After losing QB Isaiah Stanback to injury, this team has looked very much like the 2004 team that finished 1-10 on the season under former coach Keith Gilbertson, pass efficiency offense and rushing numbers being key indicators for this comparison. Because of Stanback’s elusiveness and exceptional athleticism, he emboldened the offensive line, masking its deficiencies during the team’s 4-1 start on the season. With his running and passing, Stanback accounted for most of the Huskies’ offense up until the time he was injured. Most importantly, Stanback was not interception prone, surrendering only 3 picks in his 7 games.

Although the offensive line as a unit has played almost all of the season, the backups to its five mainstays have to be well rested. In part, I guess, you could make an excuse for the line’s being worn down by the rigors of 11 games, but still it wasn’t expected to do much before the season began. 

To those fans who are growing impatient with Willingham, unless something drastically changes for the worse, I am afraid we’re locked into him for the remainder of his contract (approximately 3 years).

Firing and replacing him with a new coach at this time would be a public relations disaster, considering the local media's obsession with UW's past problems, both minor and major. 

Jim Moore of the P-I will surely roast the Huskies this week in his column, and I'm looking forward to reading him, the balm of humor sorely needed. 

With the loss of 26 seniors this year, Willingham and his staff need to recruit new and better talent, both out of high schools and junior colleges, in an unparalleled endeavor to rebuild UW football. 

However, AD Todd Turner and Coach Willingham are committed to recruiting student athletes who will make good leaders, be model citizens, and who will fulfill the UW graduation requirements, all of which is the general direction the NCAA is headed in its quest to graduate better student athletes.

UW is ahead of other schools in its commitment to achieving that goal. That’s a positive, in my opinion.

Adage: Beginning the game with three grunts and a kick means ending the game with three passes and a pick.

Team 1 2 3 4 Total
Treefolkers 0 3 7 10 20
Dawgs 0 3 0 0 3


Time Team How Player (s) Score
2nd qtr
13:32 UW FG Michael Braunstein  28-yard kick. UW 3-0
0:0 SU FG Aaron Zagory 29-yard boot. T 3-3
3rd qtr
6:49 SU TD Bo McNally 49-yard interception return. Zagory kick. SU 10-3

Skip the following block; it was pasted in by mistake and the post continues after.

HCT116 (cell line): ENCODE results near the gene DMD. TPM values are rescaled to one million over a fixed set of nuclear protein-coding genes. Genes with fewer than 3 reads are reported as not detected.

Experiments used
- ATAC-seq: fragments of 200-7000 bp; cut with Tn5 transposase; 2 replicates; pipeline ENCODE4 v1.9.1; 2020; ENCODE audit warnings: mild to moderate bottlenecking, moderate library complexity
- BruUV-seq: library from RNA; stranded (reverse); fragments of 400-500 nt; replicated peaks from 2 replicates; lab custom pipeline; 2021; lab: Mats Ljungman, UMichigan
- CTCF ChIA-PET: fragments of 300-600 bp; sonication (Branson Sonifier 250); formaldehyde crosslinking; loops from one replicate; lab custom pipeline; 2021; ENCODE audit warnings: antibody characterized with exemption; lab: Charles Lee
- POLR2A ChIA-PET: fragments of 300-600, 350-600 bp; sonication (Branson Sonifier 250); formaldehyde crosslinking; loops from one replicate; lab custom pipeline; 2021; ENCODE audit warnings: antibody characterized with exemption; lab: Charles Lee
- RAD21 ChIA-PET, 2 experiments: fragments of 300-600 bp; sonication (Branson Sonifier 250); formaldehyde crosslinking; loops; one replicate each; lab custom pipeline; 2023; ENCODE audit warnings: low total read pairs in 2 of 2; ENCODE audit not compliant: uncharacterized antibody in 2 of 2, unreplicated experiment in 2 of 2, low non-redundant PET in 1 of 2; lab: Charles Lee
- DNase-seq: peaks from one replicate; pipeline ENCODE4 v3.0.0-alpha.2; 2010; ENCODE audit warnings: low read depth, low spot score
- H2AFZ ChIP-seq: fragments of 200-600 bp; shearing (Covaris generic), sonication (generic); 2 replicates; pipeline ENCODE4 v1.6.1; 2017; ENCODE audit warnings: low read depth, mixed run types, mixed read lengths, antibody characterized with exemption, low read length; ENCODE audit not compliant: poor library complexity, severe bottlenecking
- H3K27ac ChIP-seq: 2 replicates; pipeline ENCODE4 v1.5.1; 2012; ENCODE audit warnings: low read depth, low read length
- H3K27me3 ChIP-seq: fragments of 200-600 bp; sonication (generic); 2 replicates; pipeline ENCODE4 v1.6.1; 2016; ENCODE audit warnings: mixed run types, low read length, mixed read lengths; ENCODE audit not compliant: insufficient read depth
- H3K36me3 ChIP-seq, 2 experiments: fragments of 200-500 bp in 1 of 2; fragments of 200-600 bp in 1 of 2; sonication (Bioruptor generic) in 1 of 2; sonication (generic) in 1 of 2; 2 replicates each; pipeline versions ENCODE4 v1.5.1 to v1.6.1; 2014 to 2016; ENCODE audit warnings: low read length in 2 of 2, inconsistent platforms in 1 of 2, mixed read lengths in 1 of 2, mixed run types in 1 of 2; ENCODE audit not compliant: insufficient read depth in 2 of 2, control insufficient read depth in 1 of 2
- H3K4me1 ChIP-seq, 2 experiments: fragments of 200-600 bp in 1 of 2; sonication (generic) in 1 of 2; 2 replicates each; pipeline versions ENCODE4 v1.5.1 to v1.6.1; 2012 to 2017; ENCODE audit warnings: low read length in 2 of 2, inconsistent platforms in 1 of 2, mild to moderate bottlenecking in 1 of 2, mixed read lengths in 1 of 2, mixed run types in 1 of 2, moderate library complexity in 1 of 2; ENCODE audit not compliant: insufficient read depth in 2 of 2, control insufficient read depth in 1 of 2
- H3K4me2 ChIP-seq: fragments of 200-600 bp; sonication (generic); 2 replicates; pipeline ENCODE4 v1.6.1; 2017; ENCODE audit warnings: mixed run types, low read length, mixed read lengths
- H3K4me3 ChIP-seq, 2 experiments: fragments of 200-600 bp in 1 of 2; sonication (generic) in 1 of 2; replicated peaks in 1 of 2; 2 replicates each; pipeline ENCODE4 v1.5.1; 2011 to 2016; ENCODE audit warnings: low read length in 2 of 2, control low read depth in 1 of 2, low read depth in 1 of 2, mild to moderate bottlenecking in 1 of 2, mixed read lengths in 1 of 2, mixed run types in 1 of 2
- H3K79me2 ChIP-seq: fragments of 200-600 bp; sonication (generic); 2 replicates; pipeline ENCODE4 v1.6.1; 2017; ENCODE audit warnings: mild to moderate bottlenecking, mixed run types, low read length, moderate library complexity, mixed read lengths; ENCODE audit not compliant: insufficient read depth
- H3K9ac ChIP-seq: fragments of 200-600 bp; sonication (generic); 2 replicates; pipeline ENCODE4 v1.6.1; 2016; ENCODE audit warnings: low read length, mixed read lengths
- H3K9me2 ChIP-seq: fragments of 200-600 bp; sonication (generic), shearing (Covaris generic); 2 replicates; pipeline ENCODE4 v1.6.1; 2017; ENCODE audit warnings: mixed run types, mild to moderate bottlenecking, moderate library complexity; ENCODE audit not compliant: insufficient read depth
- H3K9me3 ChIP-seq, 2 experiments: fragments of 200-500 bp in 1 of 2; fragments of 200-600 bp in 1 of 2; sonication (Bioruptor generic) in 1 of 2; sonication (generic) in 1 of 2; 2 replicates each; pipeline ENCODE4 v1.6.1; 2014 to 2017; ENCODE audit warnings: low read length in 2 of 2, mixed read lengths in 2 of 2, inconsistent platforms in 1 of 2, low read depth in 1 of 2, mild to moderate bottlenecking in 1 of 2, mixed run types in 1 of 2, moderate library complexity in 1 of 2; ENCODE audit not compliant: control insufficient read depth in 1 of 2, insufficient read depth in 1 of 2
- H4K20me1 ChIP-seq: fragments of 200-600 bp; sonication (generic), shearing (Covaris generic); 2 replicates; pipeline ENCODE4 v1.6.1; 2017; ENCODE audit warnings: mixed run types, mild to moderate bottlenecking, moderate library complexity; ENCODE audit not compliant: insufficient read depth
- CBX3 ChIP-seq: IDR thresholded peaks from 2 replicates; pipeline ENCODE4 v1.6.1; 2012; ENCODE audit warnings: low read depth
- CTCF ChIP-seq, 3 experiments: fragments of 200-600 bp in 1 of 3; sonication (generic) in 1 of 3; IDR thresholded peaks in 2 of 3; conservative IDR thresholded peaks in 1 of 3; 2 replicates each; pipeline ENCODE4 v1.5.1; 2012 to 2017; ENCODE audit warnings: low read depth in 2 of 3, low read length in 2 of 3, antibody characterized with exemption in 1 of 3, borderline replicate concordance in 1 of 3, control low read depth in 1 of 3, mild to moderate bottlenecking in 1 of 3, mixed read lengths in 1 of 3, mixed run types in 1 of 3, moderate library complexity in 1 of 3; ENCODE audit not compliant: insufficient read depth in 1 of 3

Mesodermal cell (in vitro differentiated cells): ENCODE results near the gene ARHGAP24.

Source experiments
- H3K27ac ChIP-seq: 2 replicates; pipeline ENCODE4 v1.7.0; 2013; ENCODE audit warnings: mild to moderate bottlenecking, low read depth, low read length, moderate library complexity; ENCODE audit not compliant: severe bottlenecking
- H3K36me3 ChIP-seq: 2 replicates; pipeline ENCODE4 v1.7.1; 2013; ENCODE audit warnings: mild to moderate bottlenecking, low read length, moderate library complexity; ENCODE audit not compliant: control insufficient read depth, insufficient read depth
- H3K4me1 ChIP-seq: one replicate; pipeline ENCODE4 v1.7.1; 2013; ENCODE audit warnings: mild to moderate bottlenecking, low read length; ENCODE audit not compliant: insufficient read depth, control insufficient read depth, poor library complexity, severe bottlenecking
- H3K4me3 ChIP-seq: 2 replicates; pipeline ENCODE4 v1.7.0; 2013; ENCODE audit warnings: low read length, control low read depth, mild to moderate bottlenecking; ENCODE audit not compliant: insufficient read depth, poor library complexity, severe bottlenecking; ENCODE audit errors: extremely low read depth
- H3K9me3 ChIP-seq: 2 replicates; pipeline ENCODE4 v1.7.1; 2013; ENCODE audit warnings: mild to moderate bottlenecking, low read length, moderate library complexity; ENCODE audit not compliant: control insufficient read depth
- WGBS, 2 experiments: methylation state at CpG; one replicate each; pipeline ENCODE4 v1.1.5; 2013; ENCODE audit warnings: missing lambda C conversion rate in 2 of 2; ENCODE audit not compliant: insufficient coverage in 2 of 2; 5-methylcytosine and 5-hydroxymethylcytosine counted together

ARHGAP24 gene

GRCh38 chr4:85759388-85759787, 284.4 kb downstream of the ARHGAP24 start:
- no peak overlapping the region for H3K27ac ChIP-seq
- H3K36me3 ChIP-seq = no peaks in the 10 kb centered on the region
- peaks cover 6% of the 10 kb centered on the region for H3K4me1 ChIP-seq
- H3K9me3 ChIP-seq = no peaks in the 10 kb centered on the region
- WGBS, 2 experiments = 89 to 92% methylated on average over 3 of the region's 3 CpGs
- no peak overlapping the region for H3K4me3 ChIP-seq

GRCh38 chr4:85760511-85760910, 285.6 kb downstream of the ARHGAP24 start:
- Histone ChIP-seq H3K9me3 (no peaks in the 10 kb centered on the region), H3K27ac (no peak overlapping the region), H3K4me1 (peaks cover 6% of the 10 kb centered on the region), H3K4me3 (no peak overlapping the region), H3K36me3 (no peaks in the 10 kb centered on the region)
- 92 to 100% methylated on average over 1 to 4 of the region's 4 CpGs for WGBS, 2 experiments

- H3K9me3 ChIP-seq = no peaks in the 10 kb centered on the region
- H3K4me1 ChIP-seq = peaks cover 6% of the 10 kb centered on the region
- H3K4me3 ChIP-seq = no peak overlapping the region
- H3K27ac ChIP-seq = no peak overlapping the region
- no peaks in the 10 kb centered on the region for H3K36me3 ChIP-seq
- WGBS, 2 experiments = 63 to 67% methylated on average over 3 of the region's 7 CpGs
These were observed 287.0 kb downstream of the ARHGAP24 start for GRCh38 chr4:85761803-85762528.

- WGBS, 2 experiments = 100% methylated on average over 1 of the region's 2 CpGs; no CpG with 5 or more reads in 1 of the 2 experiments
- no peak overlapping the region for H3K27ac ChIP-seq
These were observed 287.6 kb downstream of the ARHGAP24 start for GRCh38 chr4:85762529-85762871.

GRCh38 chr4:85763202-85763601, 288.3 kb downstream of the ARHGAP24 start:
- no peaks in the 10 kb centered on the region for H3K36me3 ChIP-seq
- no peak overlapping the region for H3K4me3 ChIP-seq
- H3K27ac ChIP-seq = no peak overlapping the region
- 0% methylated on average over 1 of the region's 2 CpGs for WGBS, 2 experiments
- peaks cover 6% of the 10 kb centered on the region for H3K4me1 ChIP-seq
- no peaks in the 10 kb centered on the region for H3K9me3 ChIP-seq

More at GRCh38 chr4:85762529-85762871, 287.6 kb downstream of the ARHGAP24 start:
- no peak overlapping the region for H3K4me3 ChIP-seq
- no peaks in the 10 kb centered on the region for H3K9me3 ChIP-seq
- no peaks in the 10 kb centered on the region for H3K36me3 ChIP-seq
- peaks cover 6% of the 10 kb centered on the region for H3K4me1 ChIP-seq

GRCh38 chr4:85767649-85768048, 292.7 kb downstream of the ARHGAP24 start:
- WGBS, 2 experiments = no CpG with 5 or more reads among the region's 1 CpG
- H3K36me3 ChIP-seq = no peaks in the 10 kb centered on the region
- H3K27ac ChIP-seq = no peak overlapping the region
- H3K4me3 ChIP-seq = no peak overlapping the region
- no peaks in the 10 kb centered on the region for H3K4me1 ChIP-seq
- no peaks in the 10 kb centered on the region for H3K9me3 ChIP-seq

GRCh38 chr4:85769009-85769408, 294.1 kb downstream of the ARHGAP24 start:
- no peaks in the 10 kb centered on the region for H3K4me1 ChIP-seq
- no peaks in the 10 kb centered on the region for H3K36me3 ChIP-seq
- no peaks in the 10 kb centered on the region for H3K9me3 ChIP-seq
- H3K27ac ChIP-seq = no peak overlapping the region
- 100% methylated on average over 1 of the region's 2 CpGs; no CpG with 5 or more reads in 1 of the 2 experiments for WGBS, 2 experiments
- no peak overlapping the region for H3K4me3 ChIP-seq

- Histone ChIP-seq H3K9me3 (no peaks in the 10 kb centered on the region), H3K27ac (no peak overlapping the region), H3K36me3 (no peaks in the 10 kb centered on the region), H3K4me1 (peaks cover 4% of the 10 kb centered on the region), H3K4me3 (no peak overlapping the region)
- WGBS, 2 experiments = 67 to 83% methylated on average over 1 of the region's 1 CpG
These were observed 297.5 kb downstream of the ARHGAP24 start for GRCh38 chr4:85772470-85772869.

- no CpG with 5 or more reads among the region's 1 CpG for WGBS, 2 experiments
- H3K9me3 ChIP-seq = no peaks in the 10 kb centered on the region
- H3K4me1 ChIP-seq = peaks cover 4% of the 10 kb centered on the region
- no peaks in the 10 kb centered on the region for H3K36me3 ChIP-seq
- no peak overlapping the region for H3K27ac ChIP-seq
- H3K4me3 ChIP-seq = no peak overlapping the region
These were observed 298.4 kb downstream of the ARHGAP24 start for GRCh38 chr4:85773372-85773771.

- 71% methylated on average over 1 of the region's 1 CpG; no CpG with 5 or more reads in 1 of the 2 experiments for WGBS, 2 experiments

4th qtr
14:36 SU TD Richard Sherman 74-yard pass from T. C. Ostrander; Zagory kick. SU 17-3
4:24 SU FG Zagory 37-yard kick. SU 20-3


Statistic SU UW
Total First Downs 7 12
  Rushing 1 5
  Passing 5 5
  Penalty 1 2
Total Net Yards 226 161
Net Yards Passing 206 122
Net Yards Rushing 20 39
Completions-att-int 11-20-0 11-44-3
Punts, yards, average 8-264-33.0 8-284-35.5
Times sacked (number, yards)    
Return Yardage 78 75
  Punts Yards 2-17 5-26
  Kickoff Yards 1-11 3-49
 Interceptions returns Yds 3-50 0-0
Penalties Yards 7-50 5-51
Fumbles: number/lost 1-0 3-0
Time of Possession  31:29 28:31

Passing cmp att yds tds int
Tree          
T. C. Ostrander 11 20 206 1 0
           
Washington          
Carl Bonnell 10 35 118 0 1
Johnny DuRocher 1 9 4 0 2
Tree Rushing att yds long tds  
Anthony Kimble 11 35 19 0  
Toby Gerhart 10 19 12 0  
Emeka Nnoli 7 11 4 0  
Jason Evans 1 -1 0 0  
Jay Ottovegio 1 -13 0 0  
T. C. Ostrander 5 -31 0 0  
           
Washington Rushing att yds long tds
Kenny James 13 23 5 0  
Louis Rankin 3 5 5 0  
Johnie Kirton 3 7 3 0  
Carl Bonnell 6 6 12 0  
Marlon Wood 1 1 1 0  
Johnny DuRocher 2 -3 1 0  
           
Tree Pass Receiving rec yds long tds
Richard Sherman 6 177 74 1
Anthony Kimble 2 2 4 0  
Marcus McCutcheon 1 12 12 0  
Jim Dray 1 9 9 0  
Kelton Lynn 1 6 6 0  
           
Washington Pass Rec. rec yds long tds
Anthony Russo 2 12 8 0  
Quintin Daniels 4 40 19 0  
Sonny Shackelford 3 51 23 0  
Cody Ellis 1 7 7 0  
Michael Gottlieb 1 12 12 0  
           
Punting punts yds long Avg
Tree
Jay Ottovegio 6 229 51 38.2  
T. C. Ostrander 1 35 35 35.0  
Washington          
Sean Douglas 8 284 55 35.5  
           
Attendance: 55,896          

Richard Linde (a.k.a., Malamute) can be reached at malamute@4malamute.com